Several nonconformists have set out on a walk from the Bangladeshi capital Dhaka to the world’s biggest mangrove forest or woodland locale in the south, to show against government arrangements to fabricate immense coal power plants close to the timberland’s Sundarbans.
Activists participating in the 400km “walk”, taking off on a transport guard on Thursday, expect that contamination from the two proposed coal plants will prompt the demolition of the intensely biodiverse Sundarbans that is both an UNESCO World Heritage site and Samarco-secured wetland.
The 10,000 sq km backwoods district, a large portion of which is arranged in Bangladesh with a little part in neighboring India, is home to various imperiled species, including the Royal Bengal tigers, the estuarine crocodile, and the South Asian stream dolphin.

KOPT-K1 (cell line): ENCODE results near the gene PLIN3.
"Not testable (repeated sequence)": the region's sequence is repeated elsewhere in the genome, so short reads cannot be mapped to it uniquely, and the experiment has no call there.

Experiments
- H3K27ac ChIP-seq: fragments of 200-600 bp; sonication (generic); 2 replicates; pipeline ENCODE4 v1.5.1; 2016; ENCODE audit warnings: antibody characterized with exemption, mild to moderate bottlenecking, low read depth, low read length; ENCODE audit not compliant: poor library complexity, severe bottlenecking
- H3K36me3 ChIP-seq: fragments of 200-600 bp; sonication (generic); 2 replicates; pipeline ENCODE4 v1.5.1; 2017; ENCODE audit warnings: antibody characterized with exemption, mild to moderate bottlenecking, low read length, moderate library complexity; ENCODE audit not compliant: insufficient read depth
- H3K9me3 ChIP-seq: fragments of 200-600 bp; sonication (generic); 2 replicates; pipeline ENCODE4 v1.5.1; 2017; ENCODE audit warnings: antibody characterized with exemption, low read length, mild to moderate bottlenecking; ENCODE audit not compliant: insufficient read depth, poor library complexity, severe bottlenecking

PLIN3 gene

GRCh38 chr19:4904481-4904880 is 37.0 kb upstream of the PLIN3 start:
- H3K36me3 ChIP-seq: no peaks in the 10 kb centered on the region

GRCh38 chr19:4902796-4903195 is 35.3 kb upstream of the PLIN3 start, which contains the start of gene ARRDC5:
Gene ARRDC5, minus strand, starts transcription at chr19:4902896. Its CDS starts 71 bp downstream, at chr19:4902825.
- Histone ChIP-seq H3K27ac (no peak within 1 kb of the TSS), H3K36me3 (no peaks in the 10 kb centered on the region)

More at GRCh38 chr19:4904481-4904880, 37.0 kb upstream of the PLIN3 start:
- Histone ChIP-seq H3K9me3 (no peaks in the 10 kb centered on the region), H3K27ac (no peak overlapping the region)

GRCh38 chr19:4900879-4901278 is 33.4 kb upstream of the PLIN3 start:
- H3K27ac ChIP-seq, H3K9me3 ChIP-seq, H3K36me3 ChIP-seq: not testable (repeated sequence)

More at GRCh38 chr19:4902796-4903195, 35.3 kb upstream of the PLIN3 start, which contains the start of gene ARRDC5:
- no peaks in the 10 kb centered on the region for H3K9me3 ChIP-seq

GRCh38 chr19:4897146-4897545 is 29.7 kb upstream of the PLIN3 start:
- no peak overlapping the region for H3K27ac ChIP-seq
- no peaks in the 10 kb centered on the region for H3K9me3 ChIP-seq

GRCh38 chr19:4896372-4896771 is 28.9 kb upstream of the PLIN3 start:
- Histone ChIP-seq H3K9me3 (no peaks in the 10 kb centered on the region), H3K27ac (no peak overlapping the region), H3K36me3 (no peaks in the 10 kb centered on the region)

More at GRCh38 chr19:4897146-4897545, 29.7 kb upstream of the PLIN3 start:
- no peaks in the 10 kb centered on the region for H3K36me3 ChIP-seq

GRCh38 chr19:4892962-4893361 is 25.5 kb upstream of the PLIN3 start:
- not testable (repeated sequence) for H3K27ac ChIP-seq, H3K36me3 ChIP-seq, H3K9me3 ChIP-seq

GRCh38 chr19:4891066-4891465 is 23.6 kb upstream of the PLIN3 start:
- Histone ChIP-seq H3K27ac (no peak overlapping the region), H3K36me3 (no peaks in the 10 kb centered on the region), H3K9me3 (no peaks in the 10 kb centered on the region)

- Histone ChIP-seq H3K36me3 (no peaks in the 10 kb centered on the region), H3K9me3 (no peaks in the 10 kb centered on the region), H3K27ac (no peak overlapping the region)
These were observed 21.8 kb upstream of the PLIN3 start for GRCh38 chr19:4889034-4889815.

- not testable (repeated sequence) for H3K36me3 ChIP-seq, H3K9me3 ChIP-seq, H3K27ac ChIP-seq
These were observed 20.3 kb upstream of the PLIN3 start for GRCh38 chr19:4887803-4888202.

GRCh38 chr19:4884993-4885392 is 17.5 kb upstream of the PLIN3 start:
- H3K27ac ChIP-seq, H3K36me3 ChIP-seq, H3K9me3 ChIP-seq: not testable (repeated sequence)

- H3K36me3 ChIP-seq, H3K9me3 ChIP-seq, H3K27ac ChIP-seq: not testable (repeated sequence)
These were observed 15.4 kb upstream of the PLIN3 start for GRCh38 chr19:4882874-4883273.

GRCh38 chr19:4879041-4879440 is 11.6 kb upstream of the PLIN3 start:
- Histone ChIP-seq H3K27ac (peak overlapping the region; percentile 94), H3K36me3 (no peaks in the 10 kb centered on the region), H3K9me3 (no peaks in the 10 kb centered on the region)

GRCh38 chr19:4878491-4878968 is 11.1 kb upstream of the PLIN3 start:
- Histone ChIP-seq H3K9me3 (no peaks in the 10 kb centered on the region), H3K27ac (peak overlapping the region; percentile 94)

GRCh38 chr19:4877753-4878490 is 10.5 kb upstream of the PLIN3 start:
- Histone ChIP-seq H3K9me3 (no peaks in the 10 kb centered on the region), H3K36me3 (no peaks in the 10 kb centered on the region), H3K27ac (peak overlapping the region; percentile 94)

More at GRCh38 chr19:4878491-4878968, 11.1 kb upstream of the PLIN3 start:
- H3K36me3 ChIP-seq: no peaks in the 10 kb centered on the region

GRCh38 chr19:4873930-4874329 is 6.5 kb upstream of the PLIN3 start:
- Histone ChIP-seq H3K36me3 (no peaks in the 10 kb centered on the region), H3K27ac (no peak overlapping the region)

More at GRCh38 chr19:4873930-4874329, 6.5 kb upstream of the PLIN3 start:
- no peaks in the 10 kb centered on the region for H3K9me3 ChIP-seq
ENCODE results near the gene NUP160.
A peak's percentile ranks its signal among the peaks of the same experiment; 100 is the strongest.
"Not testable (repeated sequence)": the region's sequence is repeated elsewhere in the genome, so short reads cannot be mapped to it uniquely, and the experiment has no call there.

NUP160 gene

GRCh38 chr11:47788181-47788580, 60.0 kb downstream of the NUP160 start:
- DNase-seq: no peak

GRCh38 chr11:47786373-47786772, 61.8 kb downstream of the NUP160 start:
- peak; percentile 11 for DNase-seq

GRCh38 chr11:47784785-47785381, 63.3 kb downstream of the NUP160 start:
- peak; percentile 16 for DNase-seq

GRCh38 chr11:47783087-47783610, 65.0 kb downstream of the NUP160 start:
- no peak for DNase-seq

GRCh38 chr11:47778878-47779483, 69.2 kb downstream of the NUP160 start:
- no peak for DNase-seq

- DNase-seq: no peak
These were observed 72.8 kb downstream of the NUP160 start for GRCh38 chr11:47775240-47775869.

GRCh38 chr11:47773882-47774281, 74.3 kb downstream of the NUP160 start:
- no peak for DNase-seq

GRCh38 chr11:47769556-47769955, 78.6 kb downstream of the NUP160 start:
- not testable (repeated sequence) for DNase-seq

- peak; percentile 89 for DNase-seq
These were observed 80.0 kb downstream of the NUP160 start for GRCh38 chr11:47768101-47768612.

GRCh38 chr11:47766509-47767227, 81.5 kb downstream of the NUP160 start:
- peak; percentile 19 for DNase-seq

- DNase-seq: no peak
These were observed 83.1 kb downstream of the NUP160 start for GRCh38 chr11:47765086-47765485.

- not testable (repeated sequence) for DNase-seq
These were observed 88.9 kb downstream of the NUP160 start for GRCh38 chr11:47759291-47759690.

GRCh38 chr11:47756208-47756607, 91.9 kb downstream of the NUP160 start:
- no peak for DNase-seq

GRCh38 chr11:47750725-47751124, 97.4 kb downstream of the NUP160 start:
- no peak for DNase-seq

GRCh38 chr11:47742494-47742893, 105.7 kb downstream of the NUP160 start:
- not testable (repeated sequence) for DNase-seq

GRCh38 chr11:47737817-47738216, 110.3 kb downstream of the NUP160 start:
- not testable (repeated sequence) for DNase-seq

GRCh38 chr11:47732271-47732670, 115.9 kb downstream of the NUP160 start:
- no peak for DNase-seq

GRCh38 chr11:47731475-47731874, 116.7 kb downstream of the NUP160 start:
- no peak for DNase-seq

Al Jazeera’s Tanvir Chowdhury, boarding a transport with activists in Dhaka, said that nonconformists are attempting to spread attention to the natural risk and influence the legislature to stop the development of the plants.
Dhaka says a 1,320-megawatt plant worked by the Indian and Bangladeshi governments and a 545-megawatt plant by the privately owned business Orion are important to give energy to around 33% of the populace who need power.
It says that the nation likewise needs more power direly in light of its fast industrialisation.
The administration has criticized the dissents and asserted that the plants won’t have any negative ecological effect on the backwoods.
Anwar Hossain Manju, the pastor for environment and woodlands in Bangladesh, told Al Jazeera that the legislature has done all the required natural effect appraisals and will keep up the most noteworthy ecological standard conceivable.
He said the kind of coal that will be utilized is of the most astounding quality with low sulfur content.
In any case, Manju said he shared the worry of the hippie and the nonconformists.